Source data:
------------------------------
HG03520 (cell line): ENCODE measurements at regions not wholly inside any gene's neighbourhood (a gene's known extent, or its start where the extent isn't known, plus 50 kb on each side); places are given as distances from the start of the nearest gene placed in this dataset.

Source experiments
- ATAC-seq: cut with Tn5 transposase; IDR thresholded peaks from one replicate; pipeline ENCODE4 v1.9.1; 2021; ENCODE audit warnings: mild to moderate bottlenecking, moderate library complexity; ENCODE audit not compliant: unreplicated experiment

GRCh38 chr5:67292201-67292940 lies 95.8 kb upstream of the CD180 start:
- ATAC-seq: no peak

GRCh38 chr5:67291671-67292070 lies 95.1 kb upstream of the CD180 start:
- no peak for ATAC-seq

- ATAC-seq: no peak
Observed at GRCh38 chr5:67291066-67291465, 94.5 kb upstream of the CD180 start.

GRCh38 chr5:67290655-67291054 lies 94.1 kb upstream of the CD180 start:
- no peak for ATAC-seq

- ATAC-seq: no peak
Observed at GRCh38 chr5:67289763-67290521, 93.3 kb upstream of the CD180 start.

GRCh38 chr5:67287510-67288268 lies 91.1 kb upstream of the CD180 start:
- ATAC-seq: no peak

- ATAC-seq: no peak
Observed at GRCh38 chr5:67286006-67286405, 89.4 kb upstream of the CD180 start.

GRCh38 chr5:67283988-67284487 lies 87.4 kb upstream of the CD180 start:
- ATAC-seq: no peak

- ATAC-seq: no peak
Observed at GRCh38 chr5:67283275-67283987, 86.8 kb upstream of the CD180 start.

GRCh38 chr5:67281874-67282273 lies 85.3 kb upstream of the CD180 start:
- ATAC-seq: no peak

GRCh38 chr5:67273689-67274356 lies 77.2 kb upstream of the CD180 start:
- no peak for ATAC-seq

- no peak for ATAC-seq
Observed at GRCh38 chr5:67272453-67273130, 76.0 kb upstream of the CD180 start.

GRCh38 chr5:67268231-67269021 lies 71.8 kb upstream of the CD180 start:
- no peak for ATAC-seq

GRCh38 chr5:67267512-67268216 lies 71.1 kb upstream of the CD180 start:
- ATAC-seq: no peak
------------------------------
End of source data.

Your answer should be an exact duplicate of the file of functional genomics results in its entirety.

HG03520 (cell line): ENCODE measurements at regions not wholly inside any gene's neighbourhood (a gene's known extent, or its start where the extent isn't known, plus 50 kb on each side); places are given as distances from the start of the nearest gene placed in this dataset.

Source experiments
- ATAC-seq: cut with Tn5 transposase; IDR thresholded peaks from one replicate; pipeline ENCODE4 v1.9.1; 2021; ENCODE audit warnings: mild to moderate bottlenecking, moderate library complexity; ENCODE audit not compliant: unreplicated experiment

GRCh38 chr5:67292201-67292940 lies 95.8 kb upstream of the CD180 start:
- ATAC-seq: no peak

GRCh38 chr5:67291671-67292070 lies 95.1 kb upstream of the CD180 start:
- no peak for ATAC-seq

- ATAC-seq: no peak
Observed at GRCh38 chr5:67291066-67291465, 94.5 kb upstream of the CD180 start.

GRCh38 chr5:67290655-67291054 lies 94.1 kb upstream of the CD180 start:
- no peak for ATAC-seq

- ATAC-seq: no peak
Observed at GRCh38 chr5:67289763-67290521, 93.3 kb upstream of the CD180 start.

GRCh38 chr5:67287510-67288268 lies 91.1 kb upstream of the CD180 start:
- ATAC-seq: no peak

- ATAC-seq: no peak
Observed at GRCh38 chr5:67286006-67286405, 89.4 kb upstream of the CD180 start.

GRCh38 chr5:67283988-67284487 lies 87.4 kb upstream of the CD180 start:
- ATAC-seq: no peak

- ATAC-seq: no peak
Observed at GRCh38 chr5:67283275-67283987, 86.8 kb upstream of the CD180 start.

GRCh38 chr5:67281874-67282273 lies 85.3 kb upstream of the CD180 start:
- ATAC-seq: no peak

GRCh38 chr5:67273689-67274356 lies 77.2 kb upstream of the CD180 start:
- no peak for ATAC-seq

- no peak for ATAC-seq
Observed at GRCh38 chr5:67272453-67273130, 76.0 kb upstream of the CD180 start.

GRCh38 chr5:67268231-67269021 lies 71.8 kb upstream of the CD180 start:
- no peak for ATAC-seq

GRCh38 chr5:67267512-67268216 lies 71.1 kb upstream of the CD180 start:
- ATAC-seq: no peak